By late afternoon my wait is rewarded with a remarkable clearing all the way down the valley to the Italian Piedmont. Many of us line the terrace and enjoy the view, trying not to notice the bad weather continuing above us, and instead, focusing on the long line of climbers making their way to the hut. With the promise of improved weather my abandoned hut fills to overflowing, and with that comes a barrage of questions. Where are you from? What were you planning to do? What are you planning now? How many days before you have to go back? Has anyone returned from the Margherita Hut yet? How early are you going to leave in the morning?
No matter the question, it’s really all about the track. The track is the route that winds its way in and around crevasses and takes the safest route to the many peaks above. By mid season, the tracks have been beat into the snow by countless sets of cramponed boots until the footing is easy and efficient. With a hard freeze overnight, the track becomes firm enough that each crampon sounds like it is stepping on a new piece of Styrofoam. A sweet sound to a mountaineer. But now, with well over four feet of new, wet, heavy snow, the track is gone. It’s filled with new snow, requiring a lot of effort postholing, searching for crevasses, and slow, suffer-filled steps to put the new track in. No one wants to be the first group out, breaking trail in this very wet snow. And I, being a solo climber, need to be in the middle of the pack when we all set out in the pre-dawn light.
I awake to surprisingly clear skies. Windy, but clear. Typically breakfast at 4:30 a.m. is a frantic time with every seat full. Climbers hurriedly inhale the standard hut breakfast of old crusty bread with congealed jams, drink coffee or tea in large bowls, and then make a mad dash to be out and on their way. Today, there is a leisurely quality I have never experienced before. People are talkative. Having a second cup of coffee. Seemingly not in a rush at all. I head upstairs to see how many have started their way up – not a one! You see, it’s still really all about the track – and no one wants to be first.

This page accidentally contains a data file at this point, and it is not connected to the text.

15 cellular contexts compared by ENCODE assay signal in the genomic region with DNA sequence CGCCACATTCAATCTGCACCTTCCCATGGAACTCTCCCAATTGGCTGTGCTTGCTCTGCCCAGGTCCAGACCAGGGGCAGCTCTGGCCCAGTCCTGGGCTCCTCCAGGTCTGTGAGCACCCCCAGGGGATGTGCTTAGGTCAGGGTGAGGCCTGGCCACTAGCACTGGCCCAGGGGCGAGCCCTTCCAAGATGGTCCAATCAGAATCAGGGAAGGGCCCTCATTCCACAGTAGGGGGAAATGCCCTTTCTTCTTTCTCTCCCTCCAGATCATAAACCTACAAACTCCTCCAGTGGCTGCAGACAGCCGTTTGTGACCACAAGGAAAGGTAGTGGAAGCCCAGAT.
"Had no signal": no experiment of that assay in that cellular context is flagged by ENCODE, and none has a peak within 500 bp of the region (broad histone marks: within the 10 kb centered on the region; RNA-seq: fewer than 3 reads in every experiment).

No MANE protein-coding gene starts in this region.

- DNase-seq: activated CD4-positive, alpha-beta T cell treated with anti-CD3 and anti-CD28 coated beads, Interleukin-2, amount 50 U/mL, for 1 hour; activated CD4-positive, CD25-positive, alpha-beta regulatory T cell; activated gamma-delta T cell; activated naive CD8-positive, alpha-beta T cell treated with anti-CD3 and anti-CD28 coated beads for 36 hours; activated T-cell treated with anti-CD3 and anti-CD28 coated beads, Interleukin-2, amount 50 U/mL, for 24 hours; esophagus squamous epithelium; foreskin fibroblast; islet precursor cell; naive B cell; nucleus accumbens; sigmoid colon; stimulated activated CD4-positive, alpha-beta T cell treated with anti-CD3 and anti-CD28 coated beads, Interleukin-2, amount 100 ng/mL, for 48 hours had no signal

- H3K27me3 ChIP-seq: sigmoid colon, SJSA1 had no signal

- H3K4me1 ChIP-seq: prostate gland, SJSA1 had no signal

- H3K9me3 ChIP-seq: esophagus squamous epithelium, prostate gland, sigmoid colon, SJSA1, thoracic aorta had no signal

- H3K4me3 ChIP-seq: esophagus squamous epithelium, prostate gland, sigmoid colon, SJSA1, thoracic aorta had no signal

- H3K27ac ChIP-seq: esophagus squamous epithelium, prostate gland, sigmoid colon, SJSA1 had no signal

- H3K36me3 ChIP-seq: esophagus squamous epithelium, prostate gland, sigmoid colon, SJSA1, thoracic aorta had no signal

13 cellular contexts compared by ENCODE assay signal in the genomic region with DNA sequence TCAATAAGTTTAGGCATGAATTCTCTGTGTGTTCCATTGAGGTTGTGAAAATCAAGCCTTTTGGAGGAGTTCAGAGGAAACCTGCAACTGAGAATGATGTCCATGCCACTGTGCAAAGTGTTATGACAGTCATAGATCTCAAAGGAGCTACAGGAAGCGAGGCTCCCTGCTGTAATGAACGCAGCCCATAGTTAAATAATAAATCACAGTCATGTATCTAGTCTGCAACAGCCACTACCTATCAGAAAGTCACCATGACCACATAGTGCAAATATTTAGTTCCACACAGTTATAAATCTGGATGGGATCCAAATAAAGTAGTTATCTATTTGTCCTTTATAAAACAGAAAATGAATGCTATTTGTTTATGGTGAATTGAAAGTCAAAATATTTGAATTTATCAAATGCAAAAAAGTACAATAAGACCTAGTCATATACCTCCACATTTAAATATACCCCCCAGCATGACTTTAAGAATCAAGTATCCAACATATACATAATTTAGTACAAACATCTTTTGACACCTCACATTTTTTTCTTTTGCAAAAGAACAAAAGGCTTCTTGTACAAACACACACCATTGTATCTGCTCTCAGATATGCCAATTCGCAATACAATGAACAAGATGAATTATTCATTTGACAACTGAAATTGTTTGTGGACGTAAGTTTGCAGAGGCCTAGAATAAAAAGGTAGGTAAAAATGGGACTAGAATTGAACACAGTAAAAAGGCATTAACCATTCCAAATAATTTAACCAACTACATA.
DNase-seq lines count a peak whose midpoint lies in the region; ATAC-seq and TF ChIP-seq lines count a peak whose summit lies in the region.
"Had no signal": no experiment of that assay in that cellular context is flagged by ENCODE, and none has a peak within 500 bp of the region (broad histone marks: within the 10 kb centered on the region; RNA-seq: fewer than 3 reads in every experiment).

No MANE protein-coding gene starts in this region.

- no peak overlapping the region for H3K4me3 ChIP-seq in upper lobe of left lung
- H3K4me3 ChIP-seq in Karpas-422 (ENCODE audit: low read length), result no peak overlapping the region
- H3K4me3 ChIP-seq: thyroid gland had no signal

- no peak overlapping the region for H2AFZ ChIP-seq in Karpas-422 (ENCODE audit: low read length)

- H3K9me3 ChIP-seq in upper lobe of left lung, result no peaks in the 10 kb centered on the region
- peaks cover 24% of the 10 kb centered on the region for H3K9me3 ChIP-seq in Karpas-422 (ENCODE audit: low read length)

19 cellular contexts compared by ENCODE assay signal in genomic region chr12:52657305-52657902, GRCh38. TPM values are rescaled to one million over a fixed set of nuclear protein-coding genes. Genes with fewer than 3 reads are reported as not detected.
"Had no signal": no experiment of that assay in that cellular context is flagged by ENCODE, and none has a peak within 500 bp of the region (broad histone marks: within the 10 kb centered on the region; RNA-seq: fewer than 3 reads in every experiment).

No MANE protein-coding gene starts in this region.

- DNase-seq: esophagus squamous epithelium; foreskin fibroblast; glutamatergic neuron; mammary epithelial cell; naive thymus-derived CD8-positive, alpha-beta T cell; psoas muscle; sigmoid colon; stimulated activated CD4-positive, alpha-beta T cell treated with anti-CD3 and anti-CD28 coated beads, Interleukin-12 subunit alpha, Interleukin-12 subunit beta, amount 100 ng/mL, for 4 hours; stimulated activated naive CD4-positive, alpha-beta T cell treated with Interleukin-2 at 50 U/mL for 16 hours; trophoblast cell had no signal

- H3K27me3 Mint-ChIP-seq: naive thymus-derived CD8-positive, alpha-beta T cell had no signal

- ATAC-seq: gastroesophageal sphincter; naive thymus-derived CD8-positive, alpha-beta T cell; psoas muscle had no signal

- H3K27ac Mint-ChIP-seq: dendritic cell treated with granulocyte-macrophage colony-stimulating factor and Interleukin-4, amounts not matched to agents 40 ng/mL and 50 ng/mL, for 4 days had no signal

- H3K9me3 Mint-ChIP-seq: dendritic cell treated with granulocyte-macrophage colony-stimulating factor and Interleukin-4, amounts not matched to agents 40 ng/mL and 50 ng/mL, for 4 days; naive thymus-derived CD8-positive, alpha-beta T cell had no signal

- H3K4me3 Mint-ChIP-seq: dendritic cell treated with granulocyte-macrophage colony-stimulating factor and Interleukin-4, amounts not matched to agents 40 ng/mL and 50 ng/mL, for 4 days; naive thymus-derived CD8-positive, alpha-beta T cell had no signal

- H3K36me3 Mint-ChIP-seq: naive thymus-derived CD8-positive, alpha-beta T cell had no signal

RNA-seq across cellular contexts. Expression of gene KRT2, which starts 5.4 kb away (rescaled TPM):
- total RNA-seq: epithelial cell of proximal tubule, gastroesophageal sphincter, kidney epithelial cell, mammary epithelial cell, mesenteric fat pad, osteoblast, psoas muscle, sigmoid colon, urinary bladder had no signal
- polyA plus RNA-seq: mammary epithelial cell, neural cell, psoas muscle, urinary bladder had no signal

Looking up the glacier toward Piramide Vincent, I can see that the track now has been completely obliterated, no trace of what was there last evening. While the sky is clear, the wind is gusting at something just a little less than a jet engine. By about 6:00 a.m., a queue of climbers finally begin the ascent and the arduous job of breaking trail through the snow. I pack up, put on every layer I own, and begin my adventure for the day. It’s windy, but once I passed the chapel and started down the steep incline to the glacier I realize the hut had been blocking much of the wind. What I thought was brisk, wasn’t even a breeze compared to what I was in the middle of now and there wasn’t a hard freeze overnight, so now every step I took went well past my knees. It is laborious work just taking a few steps and that, combined with the incredible winds swirling around, was making the suck factor spike in ways I hadn’t imagined before. Now I have been in windy places many times. I have been wet and freezing. In whiteouts, hail, thunder, and lightening. As a mountaineer, you just shrug it off as “enjoying another day in the mountains,” add an extra layer, and just keep moving. But this particular wind made even the most hardened mountain man wonder just what the hell he was doing here.
As I looked up toward the saddle, looming very far off, I noticed that our International Delegation of Climbers, once zippy and quick under clear skies, was slowing a great deal. The space between teams was tightening up as the winds increased and the visibility worsened. With each gust, I stop and lean into my ice ax as the wind whipped down the glacier bringing a chilling vortex making each step seem futile. Our line of twenty or more climbers was getting slower and slower to where there was only ten feet between groups. The wind, now the lead player in our little drama, was blowing the track completely clean by the time the next climber took a step.
I am not sure if it was snowing again, or just blowing, but our clear skies had now become a full on blizzard. Above, the visibility became nothing more than a seemingly impenetrable opaque gray-white wall. By now, the line of climbers had nearly slowed to a stop. I began to reevaluate the weather, predicting what the conditions might be like higher and how they might be hours from now. Would I make it to the top just to get lost in whiteout conditions on the way down? Maybe I should throw in the towel and just summit Piramide Vincent once I reach the first saddle. Decisions need to be made.